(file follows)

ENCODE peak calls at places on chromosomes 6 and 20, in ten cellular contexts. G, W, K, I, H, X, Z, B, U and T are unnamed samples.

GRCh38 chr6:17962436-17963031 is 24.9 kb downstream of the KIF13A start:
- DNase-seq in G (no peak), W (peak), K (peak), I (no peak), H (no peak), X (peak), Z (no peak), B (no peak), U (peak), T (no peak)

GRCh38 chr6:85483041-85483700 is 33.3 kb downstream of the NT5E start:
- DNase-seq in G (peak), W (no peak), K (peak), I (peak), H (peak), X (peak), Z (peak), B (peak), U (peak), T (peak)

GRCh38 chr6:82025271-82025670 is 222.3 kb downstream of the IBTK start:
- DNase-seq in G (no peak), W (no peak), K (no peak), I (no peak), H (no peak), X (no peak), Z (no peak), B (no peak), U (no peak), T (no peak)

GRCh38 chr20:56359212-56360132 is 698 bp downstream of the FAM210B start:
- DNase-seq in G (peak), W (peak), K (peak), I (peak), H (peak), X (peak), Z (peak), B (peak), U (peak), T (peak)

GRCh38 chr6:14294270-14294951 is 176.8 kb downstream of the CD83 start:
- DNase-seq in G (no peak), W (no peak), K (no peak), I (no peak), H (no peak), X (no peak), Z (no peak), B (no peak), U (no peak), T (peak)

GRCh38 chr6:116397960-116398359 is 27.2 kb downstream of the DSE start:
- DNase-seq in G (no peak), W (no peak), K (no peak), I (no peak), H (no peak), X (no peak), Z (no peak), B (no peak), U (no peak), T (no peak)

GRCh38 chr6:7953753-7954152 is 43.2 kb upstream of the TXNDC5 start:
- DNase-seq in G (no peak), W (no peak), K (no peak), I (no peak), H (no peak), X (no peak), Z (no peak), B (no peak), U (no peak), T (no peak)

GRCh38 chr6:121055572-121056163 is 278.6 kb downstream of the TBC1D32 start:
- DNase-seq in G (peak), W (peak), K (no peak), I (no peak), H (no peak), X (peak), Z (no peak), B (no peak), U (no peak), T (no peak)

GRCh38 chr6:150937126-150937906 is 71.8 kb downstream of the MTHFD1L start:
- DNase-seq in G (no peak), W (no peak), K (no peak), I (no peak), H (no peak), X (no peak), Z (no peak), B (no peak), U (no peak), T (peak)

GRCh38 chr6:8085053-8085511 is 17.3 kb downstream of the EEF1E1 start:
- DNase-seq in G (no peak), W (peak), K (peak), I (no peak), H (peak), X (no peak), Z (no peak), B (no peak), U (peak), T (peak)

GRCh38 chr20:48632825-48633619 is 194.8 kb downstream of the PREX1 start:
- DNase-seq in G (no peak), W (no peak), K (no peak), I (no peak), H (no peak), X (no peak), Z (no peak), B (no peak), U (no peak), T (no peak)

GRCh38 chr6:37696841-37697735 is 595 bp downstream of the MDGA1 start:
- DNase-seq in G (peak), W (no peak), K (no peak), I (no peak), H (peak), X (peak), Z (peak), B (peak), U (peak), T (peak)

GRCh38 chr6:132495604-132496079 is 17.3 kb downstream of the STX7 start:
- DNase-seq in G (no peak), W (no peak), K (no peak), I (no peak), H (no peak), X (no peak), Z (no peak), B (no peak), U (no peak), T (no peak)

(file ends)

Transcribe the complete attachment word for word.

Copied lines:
ENCODE peak calls at places on chromosomes 6 and 20, in ten cellular contexts. G, W, K, I, H, X, Z, B, U and T are unnamed samples.

GRCh38 chr6:17962436-17963031 is 24.9 kb downstream of the KIF13A start:
- DNase-seq in G (no peak), W (peak), K (peak), I (no peak), H (no peak), X (peak), Z (no peak), B (no peak), U (peak), T (no peak)

GRCh38 chr6:85483041-85483700 is 33.3 kb downstream of the NT5E start:
- DNase-seq in G (peak), W (no peak), K (peak), I (peak), H (peak), X (peak), Z (peak), B (peak), U (peak), T (peak)

GRCh38 chr6:82025271-82025670 is 222.3 kb downstream of the IBTK start:
- DNase-seq in G (no peak), W (no peak), K (no peak), I (no peak), H (no peak), X (no peak), Z (no peak), B (no peak), U (no peak), T (no peak)

GRCh38 chr20:56359212-56360132 is 698 bp downstream of the FAM210B start:
- DNase-seq in G (peak), W (peak), K (peak), I (peak), H (peak), X (peak), Z (peak), B (peak), U (peak), T (peak)

GRCh38 chr6:14294270-14294951 is 176.8 kb downstream of the CD83 start:
- DNase-seq in G (no peak), W (no peak), K (no peak), I (no peak), H (no peak), X (no peak), Z (no peak), B (no peak), U (no peak), T (peak)

GRCh38 chr6:116397960-116398359 is 27.2 kb downstream of the DSE start:
- DNase-seq in G (no peak), W (no peak), K (no peak), I (no peak), H (no peak), X (no peak), Z (no peak), B (no peak), U (no peak), T (no peak)

GRCh38 chr6:7953753-7954152 is 43.2 kb upstream of the TXNDC5 start:
- DNase-seq in G (no peak), W (no peak), K (no peak), I (no peak), H (no peak), X (no peak), Z (no peak), B (no peak), U (no peak), T (no peak)

GRCh38 chr6:121055572-121056163 is 278.6 kb downstream of the TBC1D32 start:
- DNase-seq in G (peak), W (peak), K (no peak), I (no peak), H (no peak), X (peak), Z (no peak), B (no peak), U (no peak), T (no peak)

GRCh38 chr6:150937126-150937906 is 71.8 kb downstream of the MTHFD1L start:
- DNase-seq in G (no peak), W (no peak), K (no peak), I (no peak), H (no peak), X (no peak), Z (no peak), B (no peak), U (no peak), T (peak)

GRCh38 chr6:8085053-8085511 is 17.3 kb downstream of the EEF1E1 start:
- DNase-seq in G (no peak), W (peak), K (peak), I (no peak), H (peak), X (no peak), Z (no peak), B (no peak), U (peak), T (peak)

GRCh38 chr20:48632825-48633619 is 194.8 kb downstream of the PREX1 start:
- DNase-seq in G (no peak), W (no peak), K (no peak), I (no peak), H (no peak), X (no peak), Z (no peak), B (no peak), U (no peak), T (no peak)

GRCh38 chr6:37696841-37697735 is 595 bp downstream of the MDGA1 start:
- DNase-seq in G (peak), W (no peak), K (no peak), I (no peak), H (peak), X (peak), Z (peak), B (peak), U (peak), T (peak)

GRCh38 chr6:132495604-132496079 is 17.3 kb downstream of the STX7 start:
- DNase-seq in G (no peak), W (no peak), K (no peak), I (no peak), H (no peak), X (no peak), Z (no peak), B (no peak), U (no peak), T (no peak)